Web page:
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Articles by J Dong
Total Records ( 2 ) for J Dong
  J Dong , Y Li , Z Yang and J. Luo
 

Background and objectives: To explore the correlation between dietary sodium intake and cardiovascular and overall mortality, and then determine whether this correlation can be explained by protein and energy intake paralleled with sodium intake in dialysis patients.

Design, setting, participants, & measurements: This single-center retrospective cohort study enrolled 305 incident patients who started peritoneal dialysis in our unit from July 2002 to February 2007. All patients were followed until death or until being censored in February 2008. Demographic data were collected at baseline. Biochemical, dietary, and nutrition data were examined at baseline and thereafter at regular intervals to calculate the average values throughout the study.

Results: Participants with the highest average sodium intake were more likely to be younger, male, and overweight. Patients in the high tertile of average sodium intake had higher albumin, prealbumin, and lean body mass levels, and more nutrient intakes paralleling with sodium intake. Low average sodium intake independently predicted the increased risk for overall and cardiovascular death after adjusting for recognized confounders. Further adjustment for dietary protein, energy, and other nutrient intakes individually had minimal impact on the association between average sodium intake and overall death, with hazard ratios varying between 0.35 and 0.44, and cardiovascular death, with hazard ratios varying between 0.06 and 0.11.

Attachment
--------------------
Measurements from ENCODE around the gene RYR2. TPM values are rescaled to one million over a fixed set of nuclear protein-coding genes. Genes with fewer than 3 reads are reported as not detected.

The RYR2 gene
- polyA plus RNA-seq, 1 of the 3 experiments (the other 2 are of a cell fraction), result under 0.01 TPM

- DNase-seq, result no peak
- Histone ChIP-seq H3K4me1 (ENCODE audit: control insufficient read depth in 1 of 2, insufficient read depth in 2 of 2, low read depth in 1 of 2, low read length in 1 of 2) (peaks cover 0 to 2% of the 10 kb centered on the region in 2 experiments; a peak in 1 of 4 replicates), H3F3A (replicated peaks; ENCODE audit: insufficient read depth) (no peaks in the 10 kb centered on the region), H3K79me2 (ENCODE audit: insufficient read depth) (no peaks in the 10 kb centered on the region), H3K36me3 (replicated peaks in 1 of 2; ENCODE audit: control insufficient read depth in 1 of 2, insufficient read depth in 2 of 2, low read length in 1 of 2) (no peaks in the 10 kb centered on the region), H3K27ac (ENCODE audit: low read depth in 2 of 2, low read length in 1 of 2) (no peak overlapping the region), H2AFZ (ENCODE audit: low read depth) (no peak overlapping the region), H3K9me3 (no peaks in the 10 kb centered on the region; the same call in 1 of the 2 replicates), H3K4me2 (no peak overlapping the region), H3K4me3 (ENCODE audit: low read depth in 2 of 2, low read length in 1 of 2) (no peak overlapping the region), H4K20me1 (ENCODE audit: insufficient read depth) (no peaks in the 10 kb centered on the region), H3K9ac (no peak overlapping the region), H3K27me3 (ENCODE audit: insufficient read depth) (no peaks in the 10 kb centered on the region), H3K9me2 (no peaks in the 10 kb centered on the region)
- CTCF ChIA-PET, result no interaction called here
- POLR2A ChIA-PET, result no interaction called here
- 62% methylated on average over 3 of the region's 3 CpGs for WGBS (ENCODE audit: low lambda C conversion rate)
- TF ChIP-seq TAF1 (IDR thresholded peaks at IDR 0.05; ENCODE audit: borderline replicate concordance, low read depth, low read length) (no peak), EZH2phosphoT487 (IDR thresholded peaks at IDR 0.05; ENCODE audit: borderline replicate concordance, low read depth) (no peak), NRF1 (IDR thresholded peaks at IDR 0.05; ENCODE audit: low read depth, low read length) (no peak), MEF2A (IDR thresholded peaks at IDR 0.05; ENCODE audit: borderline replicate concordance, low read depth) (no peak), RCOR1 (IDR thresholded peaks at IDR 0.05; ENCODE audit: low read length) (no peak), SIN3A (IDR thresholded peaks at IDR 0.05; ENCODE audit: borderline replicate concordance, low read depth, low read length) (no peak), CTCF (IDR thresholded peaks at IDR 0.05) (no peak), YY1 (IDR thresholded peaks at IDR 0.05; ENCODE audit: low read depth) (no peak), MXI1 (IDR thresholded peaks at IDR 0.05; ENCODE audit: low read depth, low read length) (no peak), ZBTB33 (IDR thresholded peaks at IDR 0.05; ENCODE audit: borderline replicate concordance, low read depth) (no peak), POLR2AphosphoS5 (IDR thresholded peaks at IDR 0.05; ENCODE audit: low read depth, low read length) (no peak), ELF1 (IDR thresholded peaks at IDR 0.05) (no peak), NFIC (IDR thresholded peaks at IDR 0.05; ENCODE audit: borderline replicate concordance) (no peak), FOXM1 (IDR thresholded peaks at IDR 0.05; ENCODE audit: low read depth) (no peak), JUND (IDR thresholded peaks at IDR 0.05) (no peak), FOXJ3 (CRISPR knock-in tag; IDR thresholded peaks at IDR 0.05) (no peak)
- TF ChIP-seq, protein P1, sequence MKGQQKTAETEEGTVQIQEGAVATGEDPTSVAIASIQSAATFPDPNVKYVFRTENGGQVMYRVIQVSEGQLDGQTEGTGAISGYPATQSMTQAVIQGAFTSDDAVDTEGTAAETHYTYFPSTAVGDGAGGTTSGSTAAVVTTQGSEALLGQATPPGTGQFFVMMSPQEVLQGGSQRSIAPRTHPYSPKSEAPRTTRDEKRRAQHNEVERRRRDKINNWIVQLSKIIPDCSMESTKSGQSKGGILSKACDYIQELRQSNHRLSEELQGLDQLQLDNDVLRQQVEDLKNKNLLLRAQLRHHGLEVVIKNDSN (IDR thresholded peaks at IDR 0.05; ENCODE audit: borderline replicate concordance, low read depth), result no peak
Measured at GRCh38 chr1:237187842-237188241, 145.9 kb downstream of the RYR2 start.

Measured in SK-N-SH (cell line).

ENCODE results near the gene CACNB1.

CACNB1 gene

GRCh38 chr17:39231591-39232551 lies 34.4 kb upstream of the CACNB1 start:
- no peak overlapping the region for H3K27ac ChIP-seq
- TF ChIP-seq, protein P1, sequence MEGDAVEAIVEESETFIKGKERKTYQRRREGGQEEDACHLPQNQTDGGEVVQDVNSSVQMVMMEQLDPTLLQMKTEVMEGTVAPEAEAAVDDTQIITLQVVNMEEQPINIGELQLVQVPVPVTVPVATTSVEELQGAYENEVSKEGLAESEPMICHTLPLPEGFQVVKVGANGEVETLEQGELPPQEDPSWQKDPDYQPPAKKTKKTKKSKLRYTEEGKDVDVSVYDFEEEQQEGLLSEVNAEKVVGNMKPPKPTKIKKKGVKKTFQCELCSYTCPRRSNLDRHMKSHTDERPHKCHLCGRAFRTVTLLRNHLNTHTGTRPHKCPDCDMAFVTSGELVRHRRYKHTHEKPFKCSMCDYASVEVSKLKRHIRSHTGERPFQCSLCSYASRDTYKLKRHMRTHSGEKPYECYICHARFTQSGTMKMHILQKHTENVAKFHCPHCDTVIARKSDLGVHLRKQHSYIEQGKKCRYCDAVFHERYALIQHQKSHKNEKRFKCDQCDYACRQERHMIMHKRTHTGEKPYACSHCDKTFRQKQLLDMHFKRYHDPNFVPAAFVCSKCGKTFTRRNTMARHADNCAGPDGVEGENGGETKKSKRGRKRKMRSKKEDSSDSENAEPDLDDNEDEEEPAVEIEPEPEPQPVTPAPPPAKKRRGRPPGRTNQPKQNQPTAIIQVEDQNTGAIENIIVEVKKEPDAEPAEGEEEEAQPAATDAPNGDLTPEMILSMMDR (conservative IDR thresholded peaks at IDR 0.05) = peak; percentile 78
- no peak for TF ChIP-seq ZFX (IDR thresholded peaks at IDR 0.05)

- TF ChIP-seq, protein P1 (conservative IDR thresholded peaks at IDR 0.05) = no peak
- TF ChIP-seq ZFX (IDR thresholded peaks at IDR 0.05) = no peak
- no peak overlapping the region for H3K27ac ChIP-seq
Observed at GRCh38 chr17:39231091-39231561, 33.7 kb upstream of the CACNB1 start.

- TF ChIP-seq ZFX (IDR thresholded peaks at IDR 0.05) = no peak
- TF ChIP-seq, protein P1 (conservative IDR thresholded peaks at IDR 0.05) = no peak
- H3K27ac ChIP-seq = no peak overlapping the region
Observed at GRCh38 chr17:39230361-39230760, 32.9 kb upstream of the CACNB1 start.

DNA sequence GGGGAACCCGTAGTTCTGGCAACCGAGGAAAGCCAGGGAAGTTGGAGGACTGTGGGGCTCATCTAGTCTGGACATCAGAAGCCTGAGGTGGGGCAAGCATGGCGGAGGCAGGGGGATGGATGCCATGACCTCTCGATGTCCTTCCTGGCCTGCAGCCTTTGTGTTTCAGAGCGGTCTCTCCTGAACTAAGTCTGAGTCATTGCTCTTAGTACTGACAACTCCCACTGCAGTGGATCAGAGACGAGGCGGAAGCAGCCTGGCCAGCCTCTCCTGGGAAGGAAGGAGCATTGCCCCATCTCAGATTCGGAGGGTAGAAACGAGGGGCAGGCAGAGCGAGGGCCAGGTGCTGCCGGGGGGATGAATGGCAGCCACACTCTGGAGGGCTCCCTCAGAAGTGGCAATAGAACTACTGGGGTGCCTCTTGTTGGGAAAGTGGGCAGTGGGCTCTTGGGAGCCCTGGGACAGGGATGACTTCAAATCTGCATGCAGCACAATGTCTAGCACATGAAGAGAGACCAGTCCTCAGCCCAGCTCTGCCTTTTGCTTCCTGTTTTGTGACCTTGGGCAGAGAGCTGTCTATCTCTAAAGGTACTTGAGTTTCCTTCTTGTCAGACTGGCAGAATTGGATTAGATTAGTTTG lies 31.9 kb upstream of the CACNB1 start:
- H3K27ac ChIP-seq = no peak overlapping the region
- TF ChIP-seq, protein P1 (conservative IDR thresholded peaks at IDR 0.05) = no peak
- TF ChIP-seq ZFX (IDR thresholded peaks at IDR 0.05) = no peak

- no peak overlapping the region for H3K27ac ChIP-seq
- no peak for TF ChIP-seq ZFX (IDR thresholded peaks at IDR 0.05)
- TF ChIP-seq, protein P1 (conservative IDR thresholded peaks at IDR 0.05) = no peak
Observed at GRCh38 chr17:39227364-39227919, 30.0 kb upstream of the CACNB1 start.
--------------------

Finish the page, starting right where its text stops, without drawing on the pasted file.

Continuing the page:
Conclusions: This study revealed that low dietary sodium intake independently predicts the high overall and cardiovascular mortality in dialysis patients. This correlation could not be entirely explained by deficient protein and energy intake.

  J Dong , E Jimi , C Zeiss , M. S Hayden and S. Ghosh
 

NF-B is well established as a key component of the inflammatory response. However, the precise mechanisms through which NF-B activation contributes to inflammatory disease states remain poorly defined. To test the role of NF-B in inflammation, we created a knock-in mouse that expresses a constitutively active form of NF-B p65 dimers. These mice are born at normal Mendelian ratios, but display a progressive, systemic hyperinflammatory condition that results in severe runting and, typically, death 8–20 d after birth. Examination of homozygous knock-in mice demonstrates significant increases in proinflammatory cytokines and chemokines. Remarkably, crossing this strain with mice lacking TNF receptor 1 (TNFR1) leads to a complete rescue of the hyperinflammatory phenotype. However, upon aging, these rescued mice begin to display chronic keratitis accompanied by increased corneal expression of TNF, IL-1β, and MMP-9, similar to that seen in human keratoconjunctivitis sicca (KCS) or "dry eyes." Therefore, our results show that, while constitutively active NF-B can trigger systemic inflammation, it does so indirectly, through increased TNF production. However, certain inflammatory disease states, such as keratitis or KCS, a condition that is seen in Sjogren's syndrome, are dependent on NF-B, but are independent of TNFR1 signaling.

 
 
 
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